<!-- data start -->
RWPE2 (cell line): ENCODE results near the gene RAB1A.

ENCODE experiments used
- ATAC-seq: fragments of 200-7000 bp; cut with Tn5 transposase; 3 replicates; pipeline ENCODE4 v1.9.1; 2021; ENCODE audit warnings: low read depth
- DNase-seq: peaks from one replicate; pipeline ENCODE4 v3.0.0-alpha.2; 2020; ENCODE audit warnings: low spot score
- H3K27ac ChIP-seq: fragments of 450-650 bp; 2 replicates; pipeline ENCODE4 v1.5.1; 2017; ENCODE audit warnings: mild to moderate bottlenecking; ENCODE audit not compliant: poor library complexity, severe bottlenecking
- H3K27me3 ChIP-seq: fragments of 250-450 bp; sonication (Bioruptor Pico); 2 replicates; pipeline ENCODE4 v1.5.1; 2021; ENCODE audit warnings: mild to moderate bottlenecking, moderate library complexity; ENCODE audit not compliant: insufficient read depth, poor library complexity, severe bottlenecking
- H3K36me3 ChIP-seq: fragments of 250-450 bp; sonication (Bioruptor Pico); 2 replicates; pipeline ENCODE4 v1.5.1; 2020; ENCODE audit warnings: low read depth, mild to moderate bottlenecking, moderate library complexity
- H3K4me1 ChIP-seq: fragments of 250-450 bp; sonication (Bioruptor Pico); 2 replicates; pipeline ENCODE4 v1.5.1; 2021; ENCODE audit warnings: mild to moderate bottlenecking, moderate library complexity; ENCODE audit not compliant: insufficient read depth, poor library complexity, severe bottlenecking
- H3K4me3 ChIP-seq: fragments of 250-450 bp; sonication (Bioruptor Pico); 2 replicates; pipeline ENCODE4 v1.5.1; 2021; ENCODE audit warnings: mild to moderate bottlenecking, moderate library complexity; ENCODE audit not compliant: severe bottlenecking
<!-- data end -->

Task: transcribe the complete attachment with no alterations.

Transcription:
RWPE2 (cell line): ENCODE results near the gene RAB1A.

ENCODE experiments used
- ATAC-seq: fragments of 200-7000 bp; cut with Tn5 transposase; 3 replicates; pipeline ENCODE4 v1.9.1; 2021; ENCODE audit warnings: low read depth
- DNase-seq: peaks from one replicate; pipeline ENCODE4 v3.0.0-alpha.2; 2020; ENCODE audit warnings: low spot score
- H3K27ac ChIP-seq: fragments of 450-650 bp; 2 replicates; pipeline ENCODE4 v1.5.1; 2017; ENCODE audit warnings: mild to moderate bottlenecking; ENCODE audit not compliant: poor library complexity, severe bottlenecking
- H3K27me3 ChIP-seq: fragments of 250-450 bp; sonication (Bioruptor Pico); 2 replicates; pipeline ENCODE4 v1.5.1; 2021; ENCODE audit warnings: mild to moderate bottlenecking, moderate library complexity; ENCODE audit not compliant: insufficient read depth, poor library complexity, severe bottlenecking
- H3K36me3 ChIP-seq: fragments of 250-450 bp; sonication (Bioruptor Pico); 2 replicates; pipeline ENCODE4 v1.5.1; 2020; ENCODE audit warnings: low read depth, mild to moderate bottlenecking, moderate library complexity
- H3K4me1 ChIP-seq: fragments of 250-450 bp; sonication (Bioruptor Pico); 2 replicates; pipeline ENCODE4 v1.5.1; 2021; ENCODE audit warnings: mild to moderate bottlenecking, moderate library complexity; ENCODE audit not compliant: insufficient read depth, poor library complexity, severe bottlenecking
- H3K4me3 ChIP-seq: fragments of 250-450 bp; sonication (Bioruptor Pico); 2 replicates; pipeline ENCODE4 v1.5.1; 2021; ENCODE audit warnings: mild to moderate bottlenecking, moderate library complexity; ENCODE audit not compliant: severe bottlenecking